Although men and women are both susceptible to obesity, the incidence and health consequences differ between the sexes. Men and women differ in the patterns of fat deposition, fat mobilisation, utilisation of fat as a metabolic fuel, and the consequences of both excess and insufficient fat stores. Many of these differences may reflect evolved adaptive differences that stem from the differences in male and female reproductive costs. Reproduction is more nutritionally expensive for women than it is for men. The costs of gestation and lactation dwarf male reproductive effort. This asymmetry in reproductive cost is reflected in the asymmetry in fat storage and in the utilisation of fat as fuel.

In the present review we examine differences in fat storage and metabolism between men and women and the ways in which those differences might underlie the differences in incidence and types of obesity experienced by men and women. This topic has been recently reviewed by others(567. The novel aspect of our paper is that we approach these topics from the perspective of evolutionary biology. We hypothesise that many of the characteristics that predispose individuals to weight gain derive from adaptive forces in our past. Other characteristics may have been selectively neutral, due to the infrequency with which the obesity phenotype was expressed in the past, and thus may have accumulated in our lineage via genetic drift. We propose that modern obesity can be explained as evolutionary adaptive (or neutral) responses that in the modern environment result in maladaptive physiological responses. We further propose that many of the differences between men and women in the propensity to obesity and the associated health consequences are reflections of the different adaptive pressures that have shaped male and female biology.

Sex differences in adiposity

Women and men differ in the proportion of body fat and in how that fat is distributed. These differences begin early in life, and are further strengthened during puberty. These differences stem from metabolic and hormonal differences between the sexes, and contribute to differences between women and men in health risks attributable to obesity.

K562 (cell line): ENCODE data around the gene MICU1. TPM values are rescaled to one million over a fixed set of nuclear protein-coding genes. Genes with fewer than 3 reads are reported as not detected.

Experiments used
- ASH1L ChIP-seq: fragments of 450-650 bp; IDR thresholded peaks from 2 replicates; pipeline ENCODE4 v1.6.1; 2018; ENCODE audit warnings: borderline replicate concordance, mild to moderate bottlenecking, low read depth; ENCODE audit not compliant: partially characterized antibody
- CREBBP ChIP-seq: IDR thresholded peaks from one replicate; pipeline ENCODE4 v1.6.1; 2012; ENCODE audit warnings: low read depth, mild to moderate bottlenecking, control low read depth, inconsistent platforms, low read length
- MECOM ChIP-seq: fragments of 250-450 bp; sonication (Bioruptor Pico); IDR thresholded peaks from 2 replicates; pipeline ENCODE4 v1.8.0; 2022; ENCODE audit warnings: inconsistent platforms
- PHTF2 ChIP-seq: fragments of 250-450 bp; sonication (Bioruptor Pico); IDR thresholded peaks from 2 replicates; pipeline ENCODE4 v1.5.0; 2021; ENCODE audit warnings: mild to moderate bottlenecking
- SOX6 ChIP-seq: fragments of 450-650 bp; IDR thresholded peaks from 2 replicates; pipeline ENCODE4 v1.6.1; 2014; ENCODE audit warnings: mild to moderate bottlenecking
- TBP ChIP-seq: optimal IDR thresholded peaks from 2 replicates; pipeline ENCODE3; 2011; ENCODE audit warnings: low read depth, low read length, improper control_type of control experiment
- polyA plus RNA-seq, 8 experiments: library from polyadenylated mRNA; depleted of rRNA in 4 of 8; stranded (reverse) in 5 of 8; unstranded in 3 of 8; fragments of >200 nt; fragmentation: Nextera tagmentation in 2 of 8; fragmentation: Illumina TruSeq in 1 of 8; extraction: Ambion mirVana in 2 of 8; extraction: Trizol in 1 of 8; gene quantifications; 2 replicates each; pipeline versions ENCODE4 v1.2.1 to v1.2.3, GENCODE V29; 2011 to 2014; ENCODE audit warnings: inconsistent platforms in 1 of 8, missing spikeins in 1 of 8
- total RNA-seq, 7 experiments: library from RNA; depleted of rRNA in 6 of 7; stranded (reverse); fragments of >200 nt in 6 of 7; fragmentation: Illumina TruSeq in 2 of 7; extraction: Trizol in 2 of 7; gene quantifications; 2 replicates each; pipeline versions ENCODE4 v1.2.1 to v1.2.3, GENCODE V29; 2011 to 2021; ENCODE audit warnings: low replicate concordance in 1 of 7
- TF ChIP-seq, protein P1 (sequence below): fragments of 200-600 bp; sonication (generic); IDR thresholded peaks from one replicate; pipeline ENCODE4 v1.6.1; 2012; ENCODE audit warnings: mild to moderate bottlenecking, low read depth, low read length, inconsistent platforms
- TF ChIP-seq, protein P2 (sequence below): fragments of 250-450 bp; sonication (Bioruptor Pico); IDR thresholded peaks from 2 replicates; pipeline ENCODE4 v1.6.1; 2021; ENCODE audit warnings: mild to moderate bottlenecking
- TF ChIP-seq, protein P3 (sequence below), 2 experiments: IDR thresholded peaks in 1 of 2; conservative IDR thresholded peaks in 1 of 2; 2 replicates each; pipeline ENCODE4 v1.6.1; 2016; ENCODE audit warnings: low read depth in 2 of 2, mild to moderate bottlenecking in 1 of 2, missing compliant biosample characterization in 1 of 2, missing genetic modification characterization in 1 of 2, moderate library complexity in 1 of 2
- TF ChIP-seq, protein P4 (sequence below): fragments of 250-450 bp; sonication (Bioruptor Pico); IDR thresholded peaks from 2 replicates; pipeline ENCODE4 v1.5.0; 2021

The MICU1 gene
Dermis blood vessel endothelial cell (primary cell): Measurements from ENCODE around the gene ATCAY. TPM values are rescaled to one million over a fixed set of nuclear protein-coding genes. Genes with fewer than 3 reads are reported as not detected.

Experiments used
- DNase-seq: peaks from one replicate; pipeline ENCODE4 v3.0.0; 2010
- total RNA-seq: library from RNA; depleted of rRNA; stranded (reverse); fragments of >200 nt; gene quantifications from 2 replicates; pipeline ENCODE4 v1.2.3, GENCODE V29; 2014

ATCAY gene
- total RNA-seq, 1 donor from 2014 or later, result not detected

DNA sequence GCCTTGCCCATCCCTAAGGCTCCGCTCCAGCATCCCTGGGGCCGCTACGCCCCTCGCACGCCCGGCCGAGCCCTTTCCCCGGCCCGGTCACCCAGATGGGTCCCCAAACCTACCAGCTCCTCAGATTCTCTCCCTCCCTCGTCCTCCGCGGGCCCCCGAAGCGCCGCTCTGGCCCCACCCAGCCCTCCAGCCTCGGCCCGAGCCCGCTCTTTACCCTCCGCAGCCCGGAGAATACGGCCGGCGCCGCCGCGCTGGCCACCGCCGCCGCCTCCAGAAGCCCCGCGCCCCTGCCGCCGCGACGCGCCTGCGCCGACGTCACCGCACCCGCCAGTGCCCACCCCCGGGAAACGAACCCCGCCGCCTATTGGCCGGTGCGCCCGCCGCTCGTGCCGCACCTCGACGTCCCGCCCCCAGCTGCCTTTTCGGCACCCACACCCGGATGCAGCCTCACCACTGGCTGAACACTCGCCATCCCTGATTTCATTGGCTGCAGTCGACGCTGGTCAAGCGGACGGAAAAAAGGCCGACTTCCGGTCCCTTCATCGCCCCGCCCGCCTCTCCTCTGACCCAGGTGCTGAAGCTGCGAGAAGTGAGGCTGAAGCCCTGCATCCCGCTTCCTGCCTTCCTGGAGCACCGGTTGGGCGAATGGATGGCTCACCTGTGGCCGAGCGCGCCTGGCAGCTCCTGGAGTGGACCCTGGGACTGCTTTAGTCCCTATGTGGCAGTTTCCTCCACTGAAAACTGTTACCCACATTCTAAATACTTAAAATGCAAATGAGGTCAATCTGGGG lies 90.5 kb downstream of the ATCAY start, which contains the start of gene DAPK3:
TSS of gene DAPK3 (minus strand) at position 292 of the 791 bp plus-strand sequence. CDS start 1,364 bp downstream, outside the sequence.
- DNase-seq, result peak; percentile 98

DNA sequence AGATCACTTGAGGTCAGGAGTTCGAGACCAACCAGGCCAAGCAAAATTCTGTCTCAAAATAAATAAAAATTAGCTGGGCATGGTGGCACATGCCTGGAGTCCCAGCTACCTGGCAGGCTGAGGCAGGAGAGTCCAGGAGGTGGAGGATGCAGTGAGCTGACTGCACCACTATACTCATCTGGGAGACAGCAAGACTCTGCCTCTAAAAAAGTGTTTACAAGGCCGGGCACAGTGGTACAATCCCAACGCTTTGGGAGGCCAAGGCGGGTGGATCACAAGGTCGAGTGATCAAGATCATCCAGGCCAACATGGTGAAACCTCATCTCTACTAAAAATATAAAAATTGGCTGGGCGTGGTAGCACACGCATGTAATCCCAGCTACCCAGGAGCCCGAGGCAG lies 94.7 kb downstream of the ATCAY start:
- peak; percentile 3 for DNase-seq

Women have greater adipose stores than men, even after correcting for BMI. This is true for all races and all cultures. Indeed, the mean percentage of body fat for normal-weight women (BMI 18–25 kg/m2) is similar to the percentage body fat of men who are classified as obese (BMI >30 kg/m2) (Fig. 1) (8). This sex difference in adiposity is present at birth. Female babies have more subcutaneous fat than do male babies for all gestational ages(9). Prepubertal girls have more fat in their legs and pelvis than do prepubertal boys(10).

Fig. 1 Women have both higher total percentage body fat and a greater proportion of fat in legs than do men at all BMI values. Normal-weight men and women, BMI <  25 kg/m2; obese men and women, BMI > 30 kg/m2. (■), Leg fat; (□), other fat. Data from Nielson et al.(8).

Body fat is distributed differently between men and women (Figs. 1 and 2). Women have greater adipose stores in thighs and buttocks(8); men tend to be more likely to have significant amounts of abdominal fat, and to be more susceptible to abdominal adiposity(8). Women have larger stores of subcutaneous fat; men are more likely to have visceral fat(11). All of this is a matter of degree. Obese women will have large amounts of visceral fat (Fig. 2); obese men will have large amounts of subcutaneous fat on their legs (Fig. 1).